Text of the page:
Growth Trends for Related Jobs
Although the magnifying power of a glass lens has been known since the first century B.C., the earliest microscopes were invented in the mid-13th century. These early instruments only had a single lens and offered six to 10 times magnification. The first compound microscope was invented by a pair of Dutch glassmakers in 1590, and there have been a steady stream of improvements in microscopes since then. Many 21st-century professions, primarily in the scientific field, still require the use of microscopes.
Chemists and Biochemists
Microscopes are required for observation of materials at the molecular level or below, so chemists and biochemists become very familiar with microscopes and microscopy early in their careers. Some chemists are involved in basic research in how substances interact, others are involved in developing new materials or products. Different research applications require the use of specialized microscopes. Common types found in modern chemistry labs include inverted microscopes, stereo microscopes, polarized microscopes and even electron microscopes in well-equipped facilities.
Zoologists and Wildlife Biologists
Zoologists and closely related wildlife biologists research the characteristics, behaviors and habitats of animals. These scientists often study wildlife in the field, but most also do a good bit of lab work, analyzing samples and growing cultures to research dietary habits or identify diseases or pathogens. Microscopes designed for biological research are among the primary tools for much of this lab work.
Forensic Scientists and Technicians
Forensic scientists and technicians work with law enforcement to solve crimes. They examine physical evidence collected from crime scenes, including hair, blood and skin samples, pieces of clothing and other personal belongings that might help law enforcement solve the case. Forensic scientists test evidence using a wide variety of chemical, physical, microbiological and genetic techniques, many of which involve the use of a microscope. Microscopes are used to identify what part of the body a hair came from, to match hairs, or in firearm identification or document examination.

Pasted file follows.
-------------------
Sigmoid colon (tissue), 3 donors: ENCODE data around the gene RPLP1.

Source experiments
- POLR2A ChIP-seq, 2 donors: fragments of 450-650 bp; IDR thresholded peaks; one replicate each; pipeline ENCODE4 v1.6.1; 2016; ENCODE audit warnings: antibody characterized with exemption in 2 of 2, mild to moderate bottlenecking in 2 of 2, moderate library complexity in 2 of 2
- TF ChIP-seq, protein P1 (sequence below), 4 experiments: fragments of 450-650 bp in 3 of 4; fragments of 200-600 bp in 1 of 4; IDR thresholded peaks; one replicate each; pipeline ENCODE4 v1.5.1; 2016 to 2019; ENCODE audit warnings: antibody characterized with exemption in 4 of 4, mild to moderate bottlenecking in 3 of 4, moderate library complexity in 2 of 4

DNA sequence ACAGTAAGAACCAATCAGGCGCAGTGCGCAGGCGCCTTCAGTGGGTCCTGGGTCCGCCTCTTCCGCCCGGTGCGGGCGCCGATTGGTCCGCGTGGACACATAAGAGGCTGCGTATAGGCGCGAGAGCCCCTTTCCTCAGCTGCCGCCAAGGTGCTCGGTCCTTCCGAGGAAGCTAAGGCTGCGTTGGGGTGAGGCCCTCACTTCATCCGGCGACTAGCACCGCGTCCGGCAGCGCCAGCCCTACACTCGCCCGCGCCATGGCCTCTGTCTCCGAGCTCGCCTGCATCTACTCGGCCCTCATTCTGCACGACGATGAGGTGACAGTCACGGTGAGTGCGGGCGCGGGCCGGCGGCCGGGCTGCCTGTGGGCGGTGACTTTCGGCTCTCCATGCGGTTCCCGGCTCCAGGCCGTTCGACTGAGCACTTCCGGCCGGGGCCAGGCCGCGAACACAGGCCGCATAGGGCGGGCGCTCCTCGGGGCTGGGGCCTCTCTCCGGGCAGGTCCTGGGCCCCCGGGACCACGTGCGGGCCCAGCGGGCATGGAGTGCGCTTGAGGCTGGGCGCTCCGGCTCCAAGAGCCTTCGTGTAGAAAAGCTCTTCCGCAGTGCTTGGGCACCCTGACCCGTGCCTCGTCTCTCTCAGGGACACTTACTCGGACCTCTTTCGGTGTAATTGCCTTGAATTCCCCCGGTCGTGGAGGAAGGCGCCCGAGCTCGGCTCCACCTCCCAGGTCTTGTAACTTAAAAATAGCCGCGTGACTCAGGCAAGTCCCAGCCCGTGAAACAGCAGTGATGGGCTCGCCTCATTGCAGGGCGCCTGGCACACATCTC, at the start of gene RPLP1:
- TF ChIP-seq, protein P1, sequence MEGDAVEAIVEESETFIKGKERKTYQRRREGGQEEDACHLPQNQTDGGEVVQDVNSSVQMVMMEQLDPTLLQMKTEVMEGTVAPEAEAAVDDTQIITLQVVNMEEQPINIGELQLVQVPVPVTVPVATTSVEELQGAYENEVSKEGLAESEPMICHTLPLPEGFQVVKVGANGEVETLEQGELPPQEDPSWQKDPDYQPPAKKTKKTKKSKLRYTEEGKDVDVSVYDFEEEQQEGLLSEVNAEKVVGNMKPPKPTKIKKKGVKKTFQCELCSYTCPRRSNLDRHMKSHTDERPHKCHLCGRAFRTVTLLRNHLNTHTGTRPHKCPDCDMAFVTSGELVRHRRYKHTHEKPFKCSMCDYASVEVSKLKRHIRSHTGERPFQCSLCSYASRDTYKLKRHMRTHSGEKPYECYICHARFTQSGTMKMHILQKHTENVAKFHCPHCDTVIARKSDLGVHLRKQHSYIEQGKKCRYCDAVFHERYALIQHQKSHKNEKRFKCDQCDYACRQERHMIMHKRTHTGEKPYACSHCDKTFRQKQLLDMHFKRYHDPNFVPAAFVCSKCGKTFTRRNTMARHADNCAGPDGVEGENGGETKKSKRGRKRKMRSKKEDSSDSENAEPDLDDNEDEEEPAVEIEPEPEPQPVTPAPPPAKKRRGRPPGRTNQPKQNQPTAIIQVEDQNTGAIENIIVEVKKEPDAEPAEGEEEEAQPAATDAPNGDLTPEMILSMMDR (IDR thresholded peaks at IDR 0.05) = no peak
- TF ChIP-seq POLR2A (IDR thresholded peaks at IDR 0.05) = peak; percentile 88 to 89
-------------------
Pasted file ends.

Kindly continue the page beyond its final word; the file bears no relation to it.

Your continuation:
The job title gives you a big hint that microbiologists use microscopes on a regular basis in their jobs. Microbiologists frequently use microscopes to identify bacteria and other microorganisms. The health care industry also employs many medical lab techs with microbiology backgrounds who use microscopes to identify pathogens in tissue samples or cultures. Lower-powered microscopes will do for basic lab tasks, but microbiologists who work with the smallest forms of life such as viruses and prions have to use powerful electron microscopes to be able to see the objects of their research.
- Microscope.org: History of the Microscope
- U.S. Bureau of Labor Statistics: Chemists and Materials Scientists
- U.S. Bureau of Labor Statistics: Biochemists and Biophysicists
- U.S. Bureau of Labor Statistics: Zoologists and Wildlife Biologists
- U.S. Bureau of Labor Statistics: Forensic Science Technicians
- U.S. Bureau of Labor Statistics: A Career in Forensic
- U.S. Bureau of Labor Statistics: Microbiologists
Clayton Browne has been writing professionally since 1994. He has written and edited everything from science fiction to semiconductor patents to dissertations in linguistics, having worked for Holt, Rinehart & Winston, Steck-Vaughn and The Psychological Corp. Browne has a Master of Science in linguistic anthropology from the University of Wisconsin-Milwaukee.